Phibro to challenge decision

FDA looks to ban pig drug carbadox on carcinogenic residue fears

By Aerin Einstein-Curtis

- Last updated on GMT


Related tags Codex alimentarius Food and agriculture organization Food Fda

Citing carcinogenic concerns, the US Food and Drug Administration (FDA) has started the process to remove the medicated feed product, carbadox, from use.

The FDA’s Center for Veterinary Medicine (CVM) published the announcement​ in the Federal Register on Tuesday and is accepting comments on the matter.

Phibro Animal Health, the company that sells Mecadox, or carbadox, has until May 12 to respond to the process and can either agree with the finding or request a hearing, according to the FDA.

Carbadox was first approved in the early 1970s for use in swine to control dysentery and bacterial enteritis. It has also been used for weight gain and feed efficiency. 

The drug maker said it disagrees with the actions taken by the FDA and plans to request a hearing about the feed treatment. It also intends to continue marketing the product.

“Phibro has complete confidence in the safety of Mecadox,” ​reported the company. “We are disappointed that the FDA would take this action when definitive studies are so close to being completed. Under the FDA’s process, we intend to request a hearing and refute the allegations.”

Carcinogenic residues

The CVM is suggesting that authorization for carbadox be rescinded as there are concerns about carcinogenic residues in the liver and other edible tissue of swine treated with the product, according to the agency.

New evidence questions previous conclusions made about the use of carbadox in feed, said CVM. Testing has found, in some approved treatments, the levels of residues found in the liver are higher than expected, not considered safe and that residues remaining after the withdrawal period may be carcinogenic compounds.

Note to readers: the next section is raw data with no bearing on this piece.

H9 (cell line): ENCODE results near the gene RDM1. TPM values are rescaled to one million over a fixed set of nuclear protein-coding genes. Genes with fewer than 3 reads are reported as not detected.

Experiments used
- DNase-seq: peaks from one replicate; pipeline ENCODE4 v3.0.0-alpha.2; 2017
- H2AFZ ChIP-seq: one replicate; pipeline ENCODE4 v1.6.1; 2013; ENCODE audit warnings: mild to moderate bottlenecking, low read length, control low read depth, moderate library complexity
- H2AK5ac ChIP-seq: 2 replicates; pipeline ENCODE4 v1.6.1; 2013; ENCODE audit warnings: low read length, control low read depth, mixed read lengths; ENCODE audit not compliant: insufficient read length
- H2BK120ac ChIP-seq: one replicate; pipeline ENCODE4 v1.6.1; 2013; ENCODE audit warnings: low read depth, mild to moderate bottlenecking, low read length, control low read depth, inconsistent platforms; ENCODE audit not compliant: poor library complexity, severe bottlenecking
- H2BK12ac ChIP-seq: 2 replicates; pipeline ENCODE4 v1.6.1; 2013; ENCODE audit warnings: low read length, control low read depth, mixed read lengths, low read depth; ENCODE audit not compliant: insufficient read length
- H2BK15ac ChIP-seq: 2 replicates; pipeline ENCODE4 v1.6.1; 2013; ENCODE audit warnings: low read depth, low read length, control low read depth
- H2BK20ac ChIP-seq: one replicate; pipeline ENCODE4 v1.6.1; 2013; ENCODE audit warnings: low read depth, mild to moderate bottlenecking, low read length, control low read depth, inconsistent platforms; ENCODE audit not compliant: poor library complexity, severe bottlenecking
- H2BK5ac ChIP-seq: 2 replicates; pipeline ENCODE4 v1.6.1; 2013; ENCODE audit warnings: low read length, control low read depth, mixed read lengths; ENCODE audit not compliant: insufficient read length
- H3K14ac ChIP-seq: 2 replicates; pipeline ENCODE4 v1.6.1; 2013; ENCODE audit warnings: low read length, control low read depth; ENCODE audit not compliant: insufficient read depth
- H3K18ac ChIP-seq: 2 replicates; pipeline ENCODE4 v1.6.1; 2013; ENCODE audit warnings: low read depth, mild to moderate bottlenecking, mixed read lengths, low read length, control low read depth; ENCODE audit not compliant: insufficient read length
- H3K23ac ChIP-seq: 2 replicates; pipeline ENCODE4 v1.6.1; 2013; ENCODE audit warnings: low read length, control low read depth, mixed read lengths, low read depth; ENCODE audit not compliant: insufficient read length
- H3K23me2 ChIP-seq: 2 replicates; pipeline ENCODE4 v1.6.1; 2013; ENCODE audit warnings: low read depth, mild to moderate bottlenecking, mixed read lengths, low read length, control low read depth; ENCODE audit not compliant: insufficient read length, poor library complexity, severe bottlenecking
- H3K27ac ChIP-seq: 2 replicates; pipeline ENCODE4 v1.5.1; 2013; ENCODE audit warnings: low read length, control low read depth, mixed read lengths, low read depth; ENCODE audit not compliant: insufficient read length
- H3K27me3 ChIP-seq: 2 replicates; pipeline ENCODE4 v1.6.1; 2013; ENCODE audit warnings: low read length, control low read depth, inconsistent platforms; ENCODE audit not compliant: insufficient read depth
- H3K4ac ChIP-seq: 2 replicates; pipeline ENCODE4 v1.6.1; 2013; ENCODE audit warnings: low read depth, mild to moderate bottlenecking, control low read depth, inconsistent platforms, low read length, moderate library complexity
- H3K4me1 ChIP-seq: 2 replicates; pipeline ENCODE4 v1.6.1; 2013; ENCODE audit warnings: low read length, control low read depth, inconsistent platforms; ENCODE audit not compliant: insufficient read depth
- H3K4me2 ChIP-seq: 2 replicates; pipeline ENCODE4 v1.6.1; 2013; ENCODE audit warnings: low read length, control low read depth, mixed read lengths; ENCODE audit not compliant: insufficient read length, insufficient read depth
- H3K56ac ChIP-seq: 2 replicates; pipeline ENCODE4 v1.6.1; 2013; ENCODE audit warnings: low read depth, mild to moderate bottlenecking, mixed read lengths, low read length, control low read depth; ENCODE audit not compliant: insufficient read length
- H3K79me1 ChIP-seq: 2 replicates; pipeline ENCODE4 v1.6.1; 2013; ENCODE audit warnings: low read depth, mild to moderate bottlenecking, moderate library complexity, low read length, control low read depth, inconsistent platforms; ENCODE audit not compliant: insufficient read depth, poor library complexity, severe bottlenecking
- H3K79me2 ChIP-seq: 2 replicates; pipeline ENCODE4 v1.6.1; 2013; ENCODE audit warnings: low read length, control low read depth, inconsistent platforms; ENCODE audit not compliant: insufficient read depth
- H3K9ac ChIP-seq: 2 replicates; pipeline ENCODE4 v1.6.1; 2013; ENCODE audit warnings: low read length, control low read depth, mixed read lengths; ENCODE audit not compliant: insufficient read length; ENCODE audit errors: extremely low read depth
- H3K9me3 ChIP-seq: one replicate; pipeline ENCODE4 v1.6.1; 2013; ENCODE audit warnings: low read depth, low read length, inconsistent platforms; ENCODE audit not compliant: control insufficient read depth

“In July 2014, the Codex Alimentarius Commission determined there is no safe level of residues of carbadox or its metabolites in food that represents an acceptable risk to consumers,”​ the agency said in a release​.

The Codex findings were based on the UN's Food and Agriculture Organization (FAO) and the World Health Organization (WHO) Codex Committee on Residues of Veterinary Drugs in Foods’ review of the available scientific information.

Continued approved use of the drug would result in exposure to amounts of carcinogenic residues 11 or 30 times higher than what is considered safe – depending on the withdrawal period and treatment used, according to the agency.

However, the FDA has not made the recommendation that people stop eating pork during the attempted removal process. The risk stems from lifetime consumption.

There also are other approved treatments to address the same diseases, noted the FDA.

CVM said it will engage with pork producers to minimize the impacts of removal of the feed treatment from the market on the swine industry.

Phibro analysis 

Phibro maintains that the product is safe for use. The drug has been reviewed for its safety several times.

“Mecadox has been approved and sold in the US for more than 40 years and is a widely-used treatment for controlling bacterial diseases including Salmonella and swine dysentery,” ​said the animal health company.

"Mecadox is not used in human medicine and the class of drug is not considered a medically important antimicrobial. The approved label requires a 42-day withdrawal period pre-harvesting, and, to date, we have not seen any hazardous residues of carbadox being detected from pig meat treated in accordance with the approved label," ​it continued.

The company added that it has complied with FDA’s requests for reviews of the product including additional safety testing:

“As Phibro has told the FDA, our studies are due to be completed in the next 90 days and we expect the remaining evidence will support the continued safe use of Mecadox.”

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